Objective Chronic pain in children and adolescents gives rise to high healthcare costs. Successful treatment is supposed to reduce the economic burden. The objective of this study was to determine the changes in healthcare utilization and expenditures from 1 year before (Pre) intensive interdisciplinary pain treatment (IIPT) to the first (Post 1) and second (Post 2) years after discharge in a sample of paediatric chronic pain patients.
Methods Claims data from one statutory health insurance company were analysed for 119 children and adolescents (mean age = 15.3, 68.9% female) who sought IIPT at the German Paediatric Pain Centre. Costs incurred for inpatient treatment, outpatient treatment, medication, remedies and aids were compared before treatment and 2 years after discharge. Healthcare utilization was compared using Wilcoxon signed-rank test, and expenditures using trimmed means and the Yuen’s t-test.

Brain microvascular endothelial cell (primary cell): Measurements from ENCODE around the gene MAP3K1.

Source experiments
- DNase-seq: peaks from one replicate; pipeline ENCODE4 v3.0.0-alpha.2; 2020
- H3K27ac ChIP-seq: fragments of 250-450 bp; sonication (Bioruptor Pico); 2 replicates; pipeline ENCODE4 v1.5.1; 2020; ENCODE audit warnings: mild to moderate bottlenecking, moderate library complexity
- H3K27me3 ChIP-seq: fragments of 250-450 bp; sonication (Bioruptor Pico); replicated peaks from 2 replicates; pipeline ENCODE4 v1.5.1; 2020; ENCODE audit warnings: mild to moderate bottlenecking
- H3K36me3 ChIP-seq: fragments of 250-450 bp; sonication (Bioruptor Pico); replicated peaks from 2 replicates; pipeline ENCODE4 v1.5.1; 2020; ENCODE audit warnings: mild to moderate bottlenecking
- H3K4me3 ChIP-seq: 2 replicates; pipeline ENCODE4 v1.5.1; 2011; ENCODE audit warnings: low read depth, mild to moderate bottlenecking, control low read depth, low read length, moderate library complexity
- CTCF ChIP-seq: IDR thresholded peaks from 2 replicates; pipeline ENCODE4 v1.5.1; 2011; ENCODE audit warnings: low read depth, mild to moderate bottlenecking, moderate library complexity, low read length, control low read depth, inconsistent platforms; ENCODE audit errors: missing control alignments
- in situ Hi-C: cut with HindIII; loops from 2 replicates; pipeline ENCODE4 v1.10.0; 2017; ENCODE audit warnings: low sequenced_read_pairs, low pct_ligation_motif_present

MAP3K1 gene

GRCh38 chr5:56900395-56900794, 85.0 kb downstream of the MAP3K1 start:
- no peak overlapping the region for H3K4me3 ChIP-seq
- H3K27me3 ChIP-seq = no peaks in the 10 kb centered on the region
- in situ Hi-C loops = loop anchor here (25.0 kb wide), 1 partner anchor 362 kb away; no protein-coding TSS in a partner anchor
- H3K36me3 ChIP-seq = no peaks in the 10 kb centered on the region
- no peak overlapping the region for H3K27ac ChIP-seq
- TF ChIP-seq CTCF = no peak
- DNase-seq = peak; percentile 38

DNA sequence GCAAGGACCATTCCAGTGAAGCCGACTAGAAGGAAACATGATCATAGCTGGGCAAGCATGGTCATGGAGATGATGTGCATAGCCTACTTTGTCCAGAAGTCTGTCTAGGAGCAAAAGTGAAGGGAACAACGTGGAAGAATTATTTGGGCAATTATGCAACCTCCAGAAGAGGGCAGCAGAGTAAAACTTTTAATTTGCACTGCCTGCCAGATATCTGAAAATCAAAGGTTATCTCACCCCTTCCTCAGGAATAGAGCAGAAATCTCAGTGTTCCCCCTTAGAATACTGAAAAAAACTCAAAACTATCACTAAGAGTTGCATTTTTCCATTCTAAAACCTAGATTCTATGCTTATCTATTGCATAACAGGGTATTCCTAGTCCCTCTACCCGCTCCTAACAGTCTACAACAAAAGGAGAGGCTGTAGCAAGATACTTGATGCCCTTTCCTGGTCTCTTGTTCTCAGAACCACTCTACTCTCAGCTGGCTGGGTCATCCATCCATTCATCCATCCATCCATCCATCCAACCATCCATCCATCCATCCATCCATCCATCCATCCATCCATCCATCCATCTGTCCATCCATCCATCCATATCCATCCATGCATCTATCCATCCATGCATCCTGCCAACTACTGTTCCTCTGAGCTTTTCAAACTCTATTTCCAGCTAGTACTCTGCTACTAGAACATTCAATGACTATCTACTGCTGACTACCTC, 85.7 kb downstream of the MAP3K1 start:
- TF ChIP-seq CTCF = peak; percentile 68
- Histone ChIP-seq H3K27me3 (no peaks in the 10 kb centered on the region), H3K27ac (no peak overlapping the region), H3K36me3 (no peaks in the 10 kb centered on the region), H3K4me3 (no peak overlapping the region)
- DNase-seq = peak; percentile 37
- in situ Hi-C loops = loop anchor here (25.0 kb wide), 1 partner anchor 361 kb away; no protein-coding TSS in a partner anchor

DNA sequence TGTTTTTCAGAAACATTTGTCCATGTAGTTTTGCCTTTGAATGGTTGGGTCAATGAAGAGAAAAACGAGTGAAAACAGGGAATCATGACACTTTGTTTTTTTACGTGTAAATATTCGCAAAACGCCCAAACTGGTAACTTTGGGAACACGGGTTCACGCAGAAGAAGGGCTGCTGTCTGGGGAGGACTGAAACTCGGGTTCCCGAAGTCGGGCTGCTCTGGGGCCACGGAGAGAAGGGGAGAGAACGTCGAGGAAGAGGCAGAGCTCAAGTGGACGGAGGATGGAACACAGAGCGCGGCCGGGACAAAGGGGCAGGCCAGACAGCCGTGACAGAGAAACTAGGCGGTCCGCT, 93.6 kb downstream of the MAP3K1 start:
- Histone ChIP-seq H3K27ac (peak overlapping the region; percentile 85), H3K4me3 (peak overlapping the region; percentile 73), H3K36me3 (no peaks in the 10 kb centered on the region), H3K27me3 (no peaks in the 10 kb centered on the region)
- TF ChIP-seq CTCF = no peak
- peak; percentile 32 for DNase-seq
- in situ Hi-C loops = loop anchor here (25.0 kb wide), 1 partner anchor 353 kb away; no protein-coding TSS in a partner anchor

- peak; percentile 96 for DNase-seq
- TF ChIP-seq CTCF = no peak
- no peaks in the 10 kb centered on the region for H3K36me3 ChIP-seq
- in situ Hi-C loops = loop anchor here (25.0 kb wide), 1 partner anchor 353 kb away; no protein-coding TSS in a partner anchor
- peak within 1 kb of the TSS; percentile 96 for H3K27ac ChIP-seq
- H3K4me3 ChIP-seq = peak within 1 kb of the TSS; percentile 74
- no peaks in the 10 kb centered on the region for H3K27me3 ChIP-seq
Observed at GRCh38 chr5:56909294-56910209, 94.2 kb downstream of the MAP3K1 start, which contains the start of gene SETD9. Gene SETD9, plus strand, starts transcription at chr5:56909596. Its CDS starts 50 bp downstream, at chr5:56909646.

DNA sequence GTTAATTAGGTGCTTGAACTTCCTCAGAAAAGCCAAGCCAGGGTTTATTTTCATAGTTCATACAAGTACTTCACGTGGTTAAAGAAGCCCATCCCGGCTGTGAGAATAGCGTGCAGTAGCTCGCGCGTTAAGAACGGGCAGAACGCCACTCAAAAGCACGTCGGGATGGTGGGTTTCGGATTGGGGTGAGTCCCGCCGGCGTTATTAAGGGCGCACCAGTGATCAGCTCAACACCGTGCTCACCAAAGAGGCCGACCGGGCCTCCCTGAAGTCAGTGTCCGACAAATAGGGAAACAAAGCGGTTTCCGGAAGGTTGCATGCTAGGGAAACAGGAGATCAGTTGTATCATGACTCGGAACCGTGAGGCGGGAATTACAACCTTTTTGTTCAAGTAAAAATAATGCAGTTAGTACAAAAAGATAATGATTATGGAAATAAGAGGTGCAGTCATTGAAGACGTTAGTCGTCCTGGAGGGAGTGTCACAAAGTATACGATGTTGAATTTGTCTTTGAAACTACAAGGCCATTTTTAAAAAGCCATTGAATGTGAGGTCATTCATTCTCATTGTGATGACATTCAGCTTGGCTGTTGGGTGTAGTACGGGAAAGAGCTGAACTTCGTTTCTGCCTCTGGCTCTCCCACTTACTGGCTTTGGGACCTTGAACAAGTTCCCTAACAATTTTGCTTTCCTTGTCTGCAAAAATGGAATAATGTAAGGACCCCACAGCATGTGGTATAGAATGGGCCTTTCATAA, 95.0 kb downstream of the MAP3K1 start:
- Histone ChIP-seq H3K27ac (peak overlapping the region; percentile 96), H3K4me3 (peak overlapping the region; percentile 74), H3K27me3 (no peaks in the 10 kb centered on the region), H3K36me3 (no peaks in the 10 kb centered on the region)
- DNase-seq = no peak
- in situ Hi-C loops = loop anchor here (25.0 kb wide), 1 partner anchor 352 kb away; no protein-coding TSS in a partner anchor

Results Overall costs were significantly lower in the 2 years after IIPT compared to before IIPT (Pre: 3,543€, Post 1:2,681€, Post 2:1937€ (trimmed means)). Healthcare utilization changed significantly; hospitalizations decreased in the years after discharge, while psychotherapies stayed stable in the year after discharge but lessened in the second year.
Conclusion The results of this study support prior findings on the high economic burden of paediatric chronic pain. IIPT may contribute to a transition in healthcare utilization from somatic-focused treatments to more psychological treatments. Overall costs were reduced as soon as the first year after discharge and decreased even further in the second year.
Significance This study analyses original claims data from paediatric chronic pain patients in the year before and up to 2 years after intensive interdisciplinary pain treatment in a specialized paediatric pain centre. The analysis of long-term data reveals a continuous cost reduction after intensive interdisciplinary pain treatment and a change in the subsequent outpatient treatment.